The invention is not restricted to the examples described and depicted.
Thus, it is conceivable to control the flow rate of just one gaseous stream, namely the nitrogen or the oxygen, using the steps described with reference to
It is also possible to supply the combustion chamber 8 using a single gaseous stream originating from the air separation unit. Thus, only the residual nitrogen produced by this air separation unit may be used, the combustion gas being, for example, natural gas.
The invention makes it possible to achieve the aforesaid objectives.
Specifically, It has been found that the implementation according to the prior art entailed a particularly high power consumption. This is mainly due to the fact that the nitrogen and oxygen compressors placed downstream of the air separation unit are subject to constant setpoint values, as concerns their output pressure which has to remain constant, and likewise the gasifier.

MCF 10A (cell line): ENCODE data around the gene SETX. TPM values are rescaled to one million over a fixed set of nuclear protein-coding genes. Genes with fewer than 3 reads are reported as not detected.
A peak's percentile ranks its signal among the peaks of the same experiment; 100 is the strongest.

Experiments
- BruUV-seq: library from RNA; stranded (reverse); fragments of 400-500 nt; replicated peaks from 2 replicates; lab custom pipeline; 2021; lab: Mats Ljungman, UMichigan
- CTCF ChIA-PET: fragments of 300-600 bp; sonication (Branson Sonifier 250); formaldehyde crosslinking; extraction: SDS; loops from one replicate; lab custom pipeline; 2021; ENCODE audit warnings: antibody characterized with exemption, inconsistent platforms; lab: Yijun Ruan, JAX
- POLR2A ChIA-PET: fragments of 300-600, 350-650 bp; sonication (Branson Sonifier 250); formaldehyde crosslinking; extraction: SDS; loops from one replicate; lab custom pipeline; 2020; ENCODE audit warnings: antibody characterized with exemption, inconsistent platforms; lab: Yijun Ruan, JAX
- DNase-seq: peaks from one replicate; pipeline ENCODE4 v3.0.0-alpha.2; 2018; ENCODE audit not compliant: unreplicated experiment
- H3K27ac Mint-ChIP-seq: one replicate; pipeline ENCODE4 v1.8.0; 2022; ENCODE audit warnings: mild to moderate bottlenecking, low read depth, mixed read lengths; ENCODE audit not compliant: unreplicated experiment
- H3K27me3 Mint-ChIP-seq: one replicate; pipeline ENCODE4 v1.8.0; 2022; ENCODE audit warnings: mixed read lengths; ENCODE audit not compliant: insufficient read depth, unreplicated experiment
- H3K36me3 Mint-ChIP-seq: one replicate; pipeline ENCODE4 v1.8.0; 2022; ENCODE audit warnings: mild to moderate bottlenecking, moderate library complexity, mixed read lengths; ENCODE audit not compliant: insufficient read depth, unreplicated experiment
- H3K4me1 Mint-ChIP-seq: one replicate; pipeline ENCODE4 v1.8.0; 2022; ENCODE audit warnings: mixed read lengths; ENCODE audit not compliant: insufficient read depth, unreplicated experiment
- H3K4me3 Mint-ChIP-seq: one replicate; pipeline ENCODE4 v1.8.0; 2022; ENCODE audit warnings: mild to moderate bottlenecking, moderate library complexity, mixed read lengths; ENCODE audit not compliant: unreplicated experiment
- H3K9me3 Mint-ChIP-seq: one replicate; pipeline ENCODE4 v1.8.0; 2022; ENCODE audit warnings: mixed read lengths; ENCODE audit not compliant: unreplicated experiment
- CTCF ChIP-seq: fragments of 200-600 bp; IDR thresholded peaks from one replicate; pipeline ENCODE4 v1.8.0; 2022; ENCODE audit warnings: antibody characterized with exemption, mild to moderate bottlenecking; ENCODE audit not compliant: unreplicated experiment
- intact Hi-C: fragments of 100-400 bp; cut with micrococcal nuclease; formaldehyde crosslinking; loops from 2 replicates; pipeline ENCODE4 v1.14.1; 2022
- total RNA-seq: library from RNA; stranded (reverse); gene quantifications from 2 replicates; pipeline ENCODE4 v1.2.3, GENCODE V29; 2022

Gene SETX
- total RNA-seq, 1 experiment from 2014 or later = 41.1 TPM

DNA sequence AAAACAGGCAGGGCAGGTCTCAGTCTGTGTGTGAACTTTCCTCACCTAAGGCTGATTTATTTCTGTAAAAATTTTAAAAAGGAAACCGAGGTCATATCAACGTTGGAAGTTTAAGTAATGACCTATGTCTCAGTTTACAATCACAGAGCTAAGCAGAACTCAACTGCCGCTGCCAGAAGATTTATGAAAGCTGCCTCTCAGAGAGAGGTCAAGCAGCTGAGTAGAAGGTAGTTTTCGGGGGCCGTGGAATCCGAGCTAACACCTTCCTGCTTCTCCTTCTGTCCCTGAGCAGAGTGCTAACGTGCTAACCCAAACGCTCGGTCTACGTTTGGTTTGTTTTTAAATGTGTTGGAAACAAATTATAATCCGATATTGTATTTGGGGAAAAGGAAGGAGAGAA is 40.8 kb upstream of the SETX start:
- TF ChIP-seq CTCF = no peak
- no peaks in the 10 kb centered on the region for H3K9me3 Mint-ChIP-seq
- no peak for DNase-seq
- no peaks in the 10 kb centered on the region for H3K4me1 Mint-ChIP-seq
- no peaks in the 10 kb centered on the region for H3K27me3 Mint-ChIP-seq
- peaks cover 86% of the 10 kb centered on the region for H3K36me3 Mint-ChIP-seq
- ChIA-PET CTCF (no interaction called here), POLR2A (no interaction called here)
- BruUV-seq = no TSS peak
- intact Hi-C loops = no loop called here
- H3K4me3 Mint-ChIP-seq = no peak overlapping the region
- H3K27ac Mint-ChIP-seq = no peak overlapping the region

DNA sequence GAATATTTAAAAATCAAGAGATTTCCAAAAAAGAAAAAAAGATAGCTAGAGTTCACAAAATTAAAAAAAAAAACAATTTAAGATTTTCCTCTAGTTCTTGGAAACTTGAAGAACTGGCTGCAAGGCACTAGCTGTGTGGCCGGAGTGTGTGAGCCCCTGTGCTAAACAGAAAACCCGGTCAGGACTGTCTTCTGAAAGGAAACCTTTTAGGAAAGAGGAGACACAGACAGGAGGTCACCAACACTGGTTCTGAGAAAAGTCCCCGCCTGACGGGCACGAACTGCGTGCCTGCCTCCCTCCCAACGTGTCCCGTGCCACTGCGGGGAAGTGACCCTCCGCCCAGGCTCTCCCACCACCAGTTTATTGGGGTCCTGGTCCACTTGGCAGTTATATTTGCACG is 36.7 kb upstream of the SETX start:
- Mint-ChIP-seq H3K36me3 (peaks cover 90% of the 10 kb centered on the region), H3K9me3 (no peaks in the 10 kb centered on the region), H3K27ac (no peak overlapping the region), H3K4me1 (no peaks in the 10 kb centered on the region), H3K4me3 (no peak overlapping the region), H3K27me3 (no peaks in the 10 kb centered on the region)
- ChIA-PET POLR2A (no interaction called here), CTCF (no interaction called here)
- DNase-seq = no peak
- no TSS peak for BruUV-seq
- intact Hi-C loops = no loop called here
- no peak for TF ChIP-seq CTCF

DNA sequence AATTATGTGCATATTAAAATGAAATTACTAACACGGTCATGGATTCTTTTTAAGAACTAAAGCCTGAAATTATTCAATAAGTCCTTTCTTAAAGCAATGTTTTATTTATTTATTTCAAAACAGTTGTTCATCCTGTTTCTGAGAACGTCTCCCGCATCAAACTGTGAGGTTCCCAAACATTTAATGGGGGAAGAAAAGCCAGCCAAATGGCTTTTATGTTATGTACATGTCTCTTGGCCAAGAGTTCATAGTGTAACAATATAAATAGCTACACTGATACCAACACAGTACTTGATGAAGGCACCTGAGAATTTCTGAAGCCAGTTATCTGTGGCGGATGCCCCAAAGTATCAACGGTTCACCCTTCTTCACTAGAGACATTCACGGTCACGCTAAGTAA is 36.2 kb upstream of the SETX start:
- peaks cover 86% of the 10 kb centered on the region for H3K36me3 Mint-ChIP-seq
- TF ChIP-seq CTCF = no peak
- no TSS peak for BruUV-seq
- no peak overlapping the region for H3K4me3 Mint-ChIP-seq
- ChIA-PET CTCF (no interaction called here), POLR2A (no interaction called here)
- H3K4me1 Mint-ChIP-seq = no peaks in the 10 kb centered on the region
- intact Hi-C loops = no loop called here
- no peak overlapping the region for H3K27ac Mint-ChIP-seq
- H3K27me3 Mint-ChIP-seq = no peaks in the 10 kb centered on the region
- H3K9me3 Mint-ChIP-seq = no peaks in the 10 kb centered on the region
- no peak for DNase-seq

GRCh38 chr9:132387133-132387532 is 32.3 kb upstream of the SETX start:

Now, when the gas turbine is operating at reduced capacity, the pressure in the combustion chamber is appreciably lower. As a result, in the prior art calling upon constant setpoint values, there is very appreciable expansion of the nitrogen, of the oxygen and of the synthesized gas in the injection valves, thus leading to considerable wastage of energy.
By contrast, varying the pressure and/or the flow rate of the oxygen and/or the nitrogen as a function of the load on the turbine makes it possible to appreciably reduce the amount of expansion undergone by these gases.